Have you ever worked at a place where, well, it just seems that typical work-related pronouncements and conversations are big on lies and short on truth?
You’re certainly not alone in that experience, and now management consultant Ron Carucci is sharing a research study that identifies four institutional factors that contribute to lying becoming normal organizational behavior. Writing in the Harvard Business Review, Carucci explains that his research team conducted a 15-year study, incorporating 3,200 interviews drawn from 210 organizational assessments, “to see whether there were factors that predicted whether or not people inside a company will be honest.”
With an emphasis on organizational measures, rather than individual personalities, their study identified four factors that contribute to a propensity to engage in frequent lies. From Carucci’s HBR piece:
- “A lack of strategic clarity. When there isn’t consistency between an organization’s stated mission, objectives, and values, and the way it is actually experienced by employees and the marketplace, we found it is 2.83 times more likely to have people withhold or distort truthful information.”
- “Unjust accountability systems. When an organization’s processes for measuring employee contributions is perceived as unfair or unjust, we found it is 3.77 times more likely to have people withhold or distort information.”
- “Poor organizational governance. When there is no effective process to gather decision makers into honest conversations about tough issues, truth is forced underground, leaving the organization to rely on rumors and gossip. . . . We found that when effective governance is missing, organizations are 3.03 times more likely to have people withhold or distort information.”
- “Weak cross-functional collaboration. . . . When cross-functional rivalry or unhealthy conflict is left unaddressed, an organization is 5.82 times more likely to have people withhold or distort truthful information. . . . Divisional loyalties paint those outside the team as an enemy to be feared, resented, or blamed.”
Taken together, these characteristics can be deadly for organizational integrity, but Carucci emphasizes that positive change is possible:
Because the factors are cumulative, an organization afflicted with all four is 15 times more likely to end up in an integrity catastrophe than those who have none. But that doesn’t have to be the case. By taking aim at these four issues, you can make it far more likely that your company will create the culture of honesty you, your employees, and your customers eagerly want.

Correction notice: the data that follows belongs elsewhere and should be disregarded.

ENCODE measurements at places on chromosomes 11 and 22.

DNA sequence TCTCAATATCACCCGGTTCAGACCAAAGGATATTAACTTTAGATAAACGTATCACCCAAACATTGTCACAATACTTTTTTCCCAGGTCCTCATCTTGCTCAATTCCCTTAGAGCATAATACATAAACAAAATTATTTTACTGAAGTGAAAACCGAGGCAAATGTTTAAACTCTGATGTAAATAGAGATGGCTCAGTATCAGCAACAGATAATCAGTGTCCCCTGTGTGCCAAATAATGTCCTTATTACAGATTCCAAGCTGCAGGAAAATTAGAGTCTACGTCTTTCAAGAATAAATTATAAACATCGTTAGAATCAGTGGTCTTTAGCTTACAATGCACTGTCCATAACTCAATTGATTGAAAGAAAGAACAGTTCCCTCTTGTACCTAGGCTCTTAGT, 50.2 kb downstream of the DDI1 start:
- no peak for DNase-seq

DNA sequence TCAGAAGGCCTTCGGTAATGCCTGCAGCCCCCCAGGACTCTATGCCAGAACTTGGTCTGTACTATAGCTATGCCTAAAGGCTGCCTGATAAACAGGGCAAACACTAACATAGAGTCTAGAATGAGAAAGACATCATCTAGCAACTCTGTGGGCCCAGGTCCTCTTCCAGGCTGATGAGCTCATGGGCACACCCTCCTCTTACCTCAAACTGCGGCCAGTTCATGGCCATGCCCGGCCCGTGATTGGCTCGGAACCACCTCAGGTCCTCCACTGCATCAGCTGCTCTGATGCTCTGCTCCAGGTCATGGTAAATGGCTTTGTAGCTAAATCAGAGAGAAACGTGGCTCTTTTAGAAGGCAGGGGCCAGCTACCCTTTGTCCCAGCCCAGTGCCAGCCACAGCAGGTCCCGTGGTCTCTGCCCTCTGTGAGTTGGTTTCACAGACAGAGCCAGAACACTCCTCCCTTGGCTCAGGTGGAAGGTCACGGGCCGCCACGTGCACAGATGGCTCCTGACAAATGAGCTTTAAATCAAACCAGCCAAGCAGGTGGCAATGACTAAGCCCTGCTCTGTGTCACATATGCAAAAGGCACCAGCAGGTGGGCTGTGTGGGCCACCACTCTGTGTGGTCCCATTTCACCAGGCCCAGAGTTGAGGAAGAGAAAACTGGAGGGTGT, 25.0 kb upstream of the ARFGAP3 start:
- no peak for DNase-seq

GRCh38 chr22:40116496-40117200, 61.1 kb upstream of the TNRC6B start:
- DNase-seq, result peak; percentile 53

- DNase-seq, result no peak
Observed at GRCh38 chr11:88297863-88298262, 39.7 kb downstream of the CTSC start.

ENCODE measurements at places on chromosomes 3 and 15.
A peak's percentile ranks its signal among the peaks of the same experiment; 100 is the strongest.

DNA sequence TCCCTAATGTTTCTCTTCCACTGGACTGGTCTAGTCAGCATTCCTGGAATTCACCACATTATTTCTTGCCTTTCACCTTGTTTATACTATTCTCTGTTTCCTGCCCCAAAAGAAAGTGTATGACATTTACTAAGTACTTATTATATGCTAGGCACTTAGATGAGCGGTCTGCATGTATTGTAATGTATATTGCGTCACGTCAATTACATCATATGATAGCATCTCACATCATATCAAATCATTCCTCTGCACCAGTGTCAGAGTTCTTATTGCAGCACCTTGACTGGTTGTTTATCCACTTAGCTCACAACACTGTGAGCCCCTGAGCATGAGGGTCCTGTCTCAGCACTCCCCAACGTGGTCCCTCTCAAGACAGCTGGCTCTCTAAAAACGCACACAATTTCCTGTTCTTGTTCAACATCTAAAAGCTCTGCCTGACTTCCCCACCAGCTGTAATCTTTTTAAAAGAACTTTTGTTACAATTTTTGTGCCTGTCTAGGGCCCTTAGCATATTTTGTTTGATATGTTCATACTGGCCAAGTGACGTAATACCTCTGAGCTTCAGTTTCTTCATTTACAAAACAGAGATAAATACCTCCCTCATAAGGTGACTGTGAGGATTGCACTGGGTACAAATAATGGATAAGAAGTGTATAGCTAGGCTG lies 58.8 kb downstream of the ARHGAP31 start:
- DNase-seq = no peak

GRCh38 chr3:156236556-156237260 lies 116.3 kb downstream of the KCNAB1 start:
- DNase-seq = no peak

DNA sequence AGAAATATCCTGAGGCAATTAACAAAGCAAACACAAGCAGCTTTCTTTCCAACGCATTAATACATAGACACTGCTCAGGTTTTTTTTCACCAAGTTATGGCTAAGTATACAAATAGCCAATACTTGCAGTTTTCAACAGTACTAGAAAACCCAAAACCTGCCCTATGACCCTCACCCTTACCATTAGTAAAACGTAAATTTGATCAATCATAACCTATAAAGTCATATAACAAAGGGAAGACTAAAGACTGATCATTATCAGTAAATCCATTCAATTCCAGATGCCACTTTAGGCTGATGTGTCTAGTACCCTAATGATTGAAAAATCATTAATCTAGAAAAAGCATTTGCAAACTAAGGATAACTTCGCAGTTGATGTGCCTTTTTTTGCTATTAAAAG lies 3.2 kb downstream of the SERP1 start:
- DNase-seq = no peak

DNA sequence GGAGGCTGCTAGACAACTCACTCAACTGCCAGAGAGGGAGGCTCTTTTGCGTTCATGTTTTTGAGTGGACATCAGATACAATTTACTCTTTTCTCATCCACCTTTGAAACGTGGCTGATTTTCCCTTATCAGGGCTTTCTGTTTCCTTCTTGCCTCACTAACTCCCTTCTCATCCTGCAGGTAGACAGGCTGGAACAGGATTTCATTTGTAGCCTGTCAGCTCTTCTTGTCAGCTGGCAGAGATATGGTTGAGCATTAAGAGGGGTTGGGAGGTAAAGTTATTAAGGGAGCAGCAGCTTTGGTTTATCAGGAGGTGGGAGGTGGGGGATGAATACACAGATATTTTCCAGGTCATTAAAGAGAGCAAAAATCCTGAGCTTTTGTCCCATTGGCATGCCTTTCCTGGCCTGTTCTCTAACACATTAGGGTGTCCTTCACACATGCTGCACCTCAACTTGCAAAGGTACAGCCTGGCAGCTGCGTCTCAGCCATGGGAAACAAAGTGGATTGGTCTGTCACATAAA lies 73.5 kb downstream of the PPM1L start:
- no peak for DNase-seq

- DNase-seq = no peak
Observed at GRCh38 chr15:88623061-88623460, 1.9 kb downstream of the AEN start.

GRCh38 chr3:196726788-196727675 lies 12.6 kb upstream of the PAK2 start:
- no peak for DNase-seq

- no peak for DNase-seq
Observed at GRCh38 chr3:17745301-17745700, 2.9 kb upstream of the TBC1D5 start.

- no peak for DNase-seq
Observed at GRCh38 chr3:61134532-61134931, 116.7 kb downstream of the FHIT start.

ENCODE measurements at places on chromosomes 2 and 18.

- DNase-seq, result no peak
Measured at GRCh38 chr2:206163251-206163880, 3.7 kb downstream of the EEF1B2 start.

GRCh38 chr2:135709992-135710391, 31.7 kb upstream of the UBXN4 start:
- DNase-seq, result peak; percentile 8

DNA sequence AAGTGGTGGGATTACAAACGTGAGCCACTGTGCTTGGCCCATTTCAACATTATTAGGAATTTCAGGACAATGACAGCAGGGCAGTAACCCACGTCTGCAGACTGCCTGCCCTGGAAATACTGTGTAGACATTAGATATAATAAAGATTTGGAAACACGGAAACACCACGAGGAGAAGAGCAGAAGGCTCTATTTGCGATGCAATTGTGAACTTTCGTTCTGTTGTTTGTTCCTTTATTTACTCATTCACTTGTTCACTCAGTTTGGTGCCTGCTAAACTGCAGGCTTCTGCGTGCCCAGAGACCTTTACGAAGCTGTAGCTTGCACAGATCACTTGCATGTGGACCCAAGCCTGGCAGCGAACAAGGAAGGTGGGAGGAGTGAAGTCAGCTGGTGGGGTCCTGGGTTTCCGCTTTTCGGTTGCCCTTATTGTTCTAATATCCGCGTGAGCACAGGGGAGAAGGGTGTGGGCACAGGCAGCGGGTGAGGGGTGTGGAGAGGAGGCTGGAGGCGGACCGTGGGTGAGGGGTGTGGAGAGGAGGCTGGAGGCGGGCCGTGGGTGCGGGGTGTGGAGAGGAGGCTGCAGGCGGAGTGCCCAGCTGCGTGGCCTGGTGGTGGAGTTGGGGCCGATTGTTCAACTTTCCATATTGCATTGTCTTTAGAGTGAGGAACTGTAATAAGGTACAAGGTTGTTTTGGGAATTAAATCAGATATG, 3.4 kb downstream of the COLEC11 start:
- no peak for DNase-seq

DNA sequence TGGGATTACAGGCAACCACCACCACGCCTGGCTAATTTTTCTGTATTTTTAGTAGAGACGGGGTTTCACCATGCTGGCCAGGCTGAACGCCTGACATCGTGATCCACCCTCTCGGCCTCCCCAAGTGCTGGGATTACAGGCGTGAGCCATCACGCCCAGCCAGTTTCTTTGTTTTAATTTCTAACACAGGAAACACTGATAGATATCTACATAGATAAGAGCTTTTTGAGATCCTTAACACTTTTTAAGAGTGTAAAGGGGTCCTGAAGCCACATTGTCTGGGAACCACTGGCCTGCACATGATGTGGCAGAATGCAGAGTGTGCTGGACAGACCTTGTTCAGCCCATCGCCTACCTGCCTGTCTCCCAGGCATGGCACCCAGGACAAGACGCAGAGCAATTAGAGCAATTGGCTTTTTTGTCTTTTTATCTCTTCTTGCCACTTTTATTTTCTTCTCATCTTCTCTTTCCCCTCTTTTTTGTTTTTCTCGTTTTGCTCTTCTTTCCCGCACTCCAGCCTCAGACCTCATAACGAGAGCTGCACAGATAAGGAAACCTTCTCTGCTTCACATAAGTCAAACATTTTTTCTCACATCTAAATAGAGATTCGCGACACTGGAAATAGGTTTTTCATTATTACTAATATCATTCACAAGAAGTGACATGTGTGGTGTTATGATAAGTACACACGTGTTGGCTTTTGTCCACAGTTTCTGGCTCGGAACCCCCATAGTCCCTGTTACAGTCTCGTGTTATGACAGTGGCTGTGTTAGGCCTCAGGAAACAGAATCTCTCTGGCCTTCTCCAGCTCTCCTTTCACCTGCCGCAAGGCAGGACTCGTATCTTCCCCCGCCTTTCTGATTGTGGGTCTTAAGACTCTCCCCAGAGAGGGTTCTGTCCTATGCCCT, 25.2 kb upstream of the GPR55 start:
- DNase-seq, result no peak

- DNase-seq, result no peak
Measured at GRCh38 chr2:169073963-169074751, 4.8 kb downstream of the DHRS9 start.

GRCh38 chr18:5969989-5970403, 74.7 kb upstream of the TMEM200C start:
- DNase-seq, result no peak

Integrity catastrophe. I like that term. It says a lot.
As a consultant, Carucci’s focus is understandably on company performance, so his emphasis isn’t so much on how an organizational culture of dishonesty affects workers on the ground level. But we know that in its more toxic manifestations, that experience can be demoralizing, stressful, and head-spinning. It also promotes more of the same.
At the more extreme end, we have the practice of gaslighting, a form of deliberate manipulation intended to disorient, confuse, and frighten those on the receiving end. In “Gaslighting at work” (revised 2018), I wrote this about managerial pronouncements:
We may think of gaslighting as being targeted at individuals, but sometimes it’s a group experience on the receiving end.
When an executive, manager, or senior administrator invokes the term “transparency” (or some variant), and it feels like they’re merely being transparent about being opaque, that’s potential gaslighting. When the human resources office announces changes in employee relations policies that offer more “flexibility,” “freedom to choose,” or “streamlining” that will advantage all, when in reality it means lower or fewer benefits and/or more hassle, that’s potential gaslighting.
If your response upon hearing such pronouncements is along the lines of “hold it, this makes no sense” or “do they really think I’m that stupid?!,” well, then, look for the gaslight.
When I talk about workplace bullying, I often invoke the term “lose-lose.” In organizations rife with bullying behaviors, workers suffer, and the organizational performance suffers. The same goes for organizational cultures of dishonesty, which breed distrust, cynicism, fear, and anger. Cheers to Ron Carucci and his team for highlighting key institutional factors that fuel habitual lying, and for suggesting that it doesn’t have to be this way.